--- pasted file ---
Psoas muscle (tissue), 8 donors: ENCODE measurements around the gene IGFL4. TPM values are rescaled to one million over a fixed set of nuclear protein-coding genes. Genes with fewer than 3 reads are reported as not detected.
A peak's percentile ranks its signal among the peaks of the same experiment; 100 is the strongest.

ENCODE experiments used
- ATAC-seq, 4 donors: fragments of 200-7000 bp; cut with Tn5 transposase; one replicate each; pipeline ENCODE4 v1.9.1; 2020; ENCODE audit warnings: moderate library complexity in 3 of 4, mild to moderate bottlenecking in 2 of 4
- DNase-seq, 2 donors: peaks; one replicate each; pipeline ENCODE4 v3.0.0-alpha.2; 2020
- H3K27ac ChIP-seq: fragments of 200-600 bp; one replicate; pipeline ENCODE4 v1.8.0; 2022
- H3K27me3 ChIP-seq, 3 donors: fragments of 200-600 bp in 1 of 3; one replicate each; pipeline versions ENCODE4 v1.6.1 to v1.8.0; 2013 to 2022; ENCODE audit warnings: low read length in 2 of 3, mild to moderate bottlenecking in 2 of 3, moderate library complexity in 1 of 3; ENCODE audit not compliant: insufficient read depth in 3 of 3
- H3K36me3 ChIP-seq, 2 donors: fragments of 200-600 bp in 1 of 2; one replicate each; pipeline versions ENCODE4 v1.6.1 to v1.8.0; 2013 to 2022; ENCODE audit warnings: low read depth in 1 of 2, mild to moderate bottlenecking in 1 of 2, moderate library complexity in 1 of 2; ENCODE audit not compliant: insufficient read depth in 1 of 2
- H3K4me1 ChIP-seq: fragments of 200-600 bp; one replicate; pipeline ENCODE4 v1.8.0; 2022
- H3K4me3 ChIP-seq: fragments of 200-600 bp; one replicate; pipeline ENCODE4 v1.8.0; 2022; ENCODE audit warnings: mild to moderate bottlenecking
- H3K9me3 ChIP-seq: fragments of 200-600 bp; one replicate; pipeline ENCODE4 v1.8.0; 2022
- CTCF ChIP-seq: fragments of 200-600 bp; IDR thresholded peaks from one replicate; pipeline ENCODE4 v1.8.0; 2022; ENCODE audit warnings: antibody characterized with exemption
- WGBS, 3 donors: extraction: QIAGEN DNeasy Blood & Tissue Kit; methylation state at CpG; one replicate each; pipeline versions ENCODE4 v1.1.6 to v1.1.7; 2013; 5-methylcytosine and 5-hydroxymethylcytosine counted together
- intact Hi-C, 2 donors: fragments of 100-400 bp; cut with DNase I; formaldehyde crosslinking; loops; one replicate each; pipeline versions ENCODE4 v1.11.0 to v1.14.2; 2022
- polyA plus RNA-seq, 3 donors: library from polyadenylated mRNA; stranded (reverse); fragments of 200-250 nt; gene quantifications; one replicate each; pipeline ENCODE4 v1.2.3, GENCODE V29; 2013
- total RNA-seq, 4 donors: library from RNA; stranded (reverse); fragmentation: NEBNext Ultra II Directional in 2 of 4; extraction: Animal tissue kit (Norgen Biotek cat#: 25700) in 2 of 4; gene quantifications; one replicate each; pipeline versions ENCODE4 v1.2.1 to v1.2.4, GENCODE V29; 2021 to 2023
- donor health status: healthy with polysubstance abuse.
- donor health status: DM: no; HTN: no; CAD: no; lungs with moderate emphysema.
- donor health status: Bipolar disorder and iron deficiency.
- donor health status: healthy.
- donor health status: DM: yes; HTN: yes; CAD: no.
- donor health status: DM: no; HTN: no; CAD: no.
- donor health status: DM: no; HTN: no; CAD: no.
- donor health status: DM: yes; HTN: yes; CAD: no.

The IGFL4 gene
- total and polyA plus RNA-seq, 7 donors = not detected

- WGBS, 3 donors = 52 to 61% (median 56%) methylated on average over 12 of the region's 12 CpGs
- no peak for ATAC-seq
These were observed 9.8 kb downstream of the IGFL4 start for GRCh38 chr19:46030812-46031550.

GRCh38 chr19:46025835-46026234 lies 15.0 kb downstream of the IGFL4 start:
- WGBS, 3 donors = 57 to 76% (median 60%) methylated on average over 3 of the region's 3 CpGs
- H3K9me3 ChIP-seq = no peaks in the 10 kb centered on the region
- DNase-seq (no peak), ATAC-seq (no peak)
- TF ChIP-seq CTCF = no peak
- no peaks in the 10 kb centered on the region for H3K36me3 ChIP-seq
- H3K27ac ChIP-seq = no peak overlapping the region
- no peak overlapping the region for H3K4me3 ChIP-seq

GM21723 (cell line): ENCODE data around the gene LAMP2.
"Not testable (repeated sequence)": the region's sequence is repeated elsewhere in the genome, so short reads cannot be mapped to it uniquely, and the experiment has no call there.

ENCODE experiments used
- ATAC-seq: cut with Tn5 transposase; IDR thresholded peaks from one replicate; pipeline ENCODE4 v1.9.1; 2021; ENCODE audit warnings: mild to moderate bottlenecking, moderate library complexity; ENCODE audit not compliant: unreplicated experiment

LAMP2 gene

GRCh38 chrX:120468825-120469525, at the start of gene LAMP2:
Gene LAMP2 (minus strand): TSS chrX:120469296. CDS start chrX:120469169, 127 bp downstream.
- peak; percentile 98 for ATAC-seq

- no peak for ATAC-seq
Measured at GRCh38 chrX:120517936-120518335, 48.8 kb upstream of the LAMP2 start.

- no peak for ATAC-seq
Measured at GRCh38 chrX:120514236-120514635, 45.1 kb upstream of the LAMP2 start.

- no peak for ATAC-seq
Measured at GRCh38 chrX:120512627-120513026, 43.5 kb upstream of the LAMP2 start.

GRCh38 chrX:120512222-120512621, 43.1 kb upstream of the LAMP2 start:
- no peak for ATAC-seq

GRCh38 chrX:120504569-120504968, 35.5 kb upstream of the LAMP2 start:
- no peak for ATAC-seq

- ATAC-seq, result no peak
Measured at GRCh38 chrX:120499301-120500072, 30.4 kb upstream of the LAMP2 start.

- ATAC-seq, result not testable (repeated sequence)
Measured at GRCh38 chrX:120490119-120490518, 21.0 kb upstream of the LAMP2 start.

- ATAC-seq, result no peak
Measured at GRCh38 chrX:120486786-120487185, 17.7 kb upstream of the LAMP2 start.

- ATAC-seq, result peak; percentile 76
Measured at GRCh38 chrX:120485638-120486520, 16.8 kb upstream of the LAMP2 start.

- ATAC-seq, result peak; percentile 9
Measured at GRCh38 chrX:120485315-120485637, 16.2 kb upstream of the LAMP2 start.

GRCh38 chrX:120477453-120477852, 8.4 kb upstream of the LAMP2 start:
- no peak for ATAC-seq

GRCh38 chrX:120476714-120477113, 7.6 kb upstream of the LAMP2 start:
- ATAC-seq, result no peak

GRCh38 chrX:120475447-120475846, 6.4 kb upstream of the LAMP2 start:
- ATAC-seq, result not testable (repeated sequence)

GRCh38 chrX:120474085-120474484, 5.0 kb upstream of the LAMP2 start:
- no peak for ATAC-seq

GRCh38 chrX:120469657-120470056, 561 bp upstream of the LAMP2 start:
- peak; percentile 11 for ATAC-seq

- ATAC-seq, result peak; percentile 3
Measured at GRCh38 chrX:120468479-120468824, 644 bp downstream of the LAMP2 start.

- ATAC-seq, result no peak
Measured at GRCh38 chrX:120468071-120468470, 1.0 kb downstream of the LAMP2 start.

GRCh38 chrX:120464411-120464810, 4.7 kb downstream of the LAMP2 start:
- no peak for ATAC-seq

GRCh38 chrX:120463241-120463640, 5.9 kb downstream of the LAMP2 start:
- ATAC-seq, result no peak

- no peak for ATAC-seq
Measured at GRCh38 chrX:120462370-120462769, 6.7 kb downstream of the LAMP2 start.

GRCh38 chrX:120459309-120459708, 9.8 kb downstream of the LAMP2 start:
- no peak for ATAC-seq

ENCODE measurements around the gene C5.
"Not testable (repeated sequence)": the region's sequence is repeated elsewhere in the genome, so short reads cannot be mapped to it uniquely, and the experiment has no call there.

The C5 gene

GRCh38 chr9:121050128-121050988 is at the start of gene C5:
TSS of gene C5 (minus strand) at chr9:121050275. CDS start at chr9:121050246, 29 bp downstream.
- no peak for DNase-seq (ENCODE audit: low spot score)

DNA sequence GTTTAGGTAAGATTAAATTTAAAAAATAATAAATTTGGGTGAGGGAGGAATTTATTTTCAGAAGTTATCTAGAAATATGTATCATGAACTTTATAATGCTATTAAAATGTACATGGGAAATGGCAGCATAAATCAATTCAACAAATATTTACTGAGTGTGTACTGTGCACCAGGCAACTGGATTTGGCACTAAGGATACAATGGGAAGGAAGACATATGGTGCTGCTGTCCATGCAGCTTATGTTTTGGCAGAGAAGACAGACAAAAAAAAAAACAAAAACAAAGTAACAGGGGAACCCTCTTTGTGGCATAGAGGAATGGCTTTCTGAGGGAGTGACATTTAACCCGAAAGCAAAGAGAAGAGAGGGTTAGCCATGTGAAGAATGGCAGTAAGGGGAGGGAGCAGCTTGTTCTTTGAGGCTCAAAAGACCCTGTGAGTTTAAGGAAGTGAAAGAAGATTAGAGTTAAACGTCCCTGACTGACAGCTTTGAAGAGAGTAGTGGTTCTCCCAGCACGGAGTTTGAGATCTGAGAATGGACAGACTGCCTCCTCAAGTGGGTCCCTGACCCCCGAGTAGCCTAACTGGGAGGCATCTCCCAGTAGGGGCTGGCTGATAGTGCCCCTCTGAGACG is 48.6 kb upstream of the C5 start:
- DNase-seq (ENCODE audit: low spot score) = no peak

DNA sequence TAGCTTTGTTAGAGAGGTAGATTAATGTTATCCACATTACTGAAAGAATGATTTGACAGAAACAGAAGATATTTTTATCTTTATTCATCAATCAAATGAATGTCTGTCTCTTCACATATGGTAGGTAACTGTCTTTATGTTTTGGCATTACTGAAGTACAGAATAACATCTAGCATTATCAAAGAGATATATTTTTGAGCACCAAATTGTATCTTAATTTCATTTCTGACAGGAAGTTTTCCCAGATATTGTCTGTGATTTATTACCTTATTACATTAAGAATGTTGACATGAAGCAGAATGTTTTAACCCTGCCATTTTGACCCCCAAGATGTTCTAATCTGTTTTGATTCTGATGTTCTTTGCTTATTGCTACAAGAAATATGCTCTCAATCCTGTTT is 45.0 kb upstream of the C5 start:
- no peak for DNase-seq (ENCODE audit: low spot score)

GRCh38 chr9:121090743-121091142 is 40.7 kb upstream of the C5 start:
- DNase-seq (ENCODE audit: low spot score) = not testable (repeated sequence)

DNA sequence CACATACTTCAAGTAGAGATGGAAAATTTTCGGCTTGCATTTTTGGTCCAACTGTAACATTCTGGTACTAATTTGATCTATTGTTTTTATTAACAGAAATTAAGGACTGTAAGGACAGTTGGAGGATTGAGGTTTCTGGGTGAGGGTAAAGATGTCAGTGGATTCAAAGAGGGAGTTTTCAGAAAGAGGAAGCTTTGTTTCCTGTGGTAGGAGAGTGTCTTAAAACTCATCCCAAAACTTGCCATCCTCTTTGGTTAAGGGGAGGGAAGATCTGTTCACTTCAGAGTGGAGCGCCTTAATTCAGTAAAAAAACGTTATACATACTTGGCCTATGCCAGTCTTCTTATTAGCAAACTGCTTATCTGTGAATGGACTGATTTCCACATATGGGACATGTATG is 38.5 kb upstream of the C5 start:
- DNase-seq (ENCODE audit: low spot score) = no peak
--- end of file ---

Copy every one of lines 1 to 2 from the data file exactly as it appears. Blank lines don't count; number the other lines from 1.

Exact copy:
Psoas muscle (tissue), 8 donors: ENCODE measurements around the gene IGFL4. TPM values are rescaled to one million over a fixed set of nuclear protein-coding genes. Genes with fewer than 3 reads are reported as not detected.
A peak's percentile ranks its signal among the peaks of the same experiment; 100 is the strongest.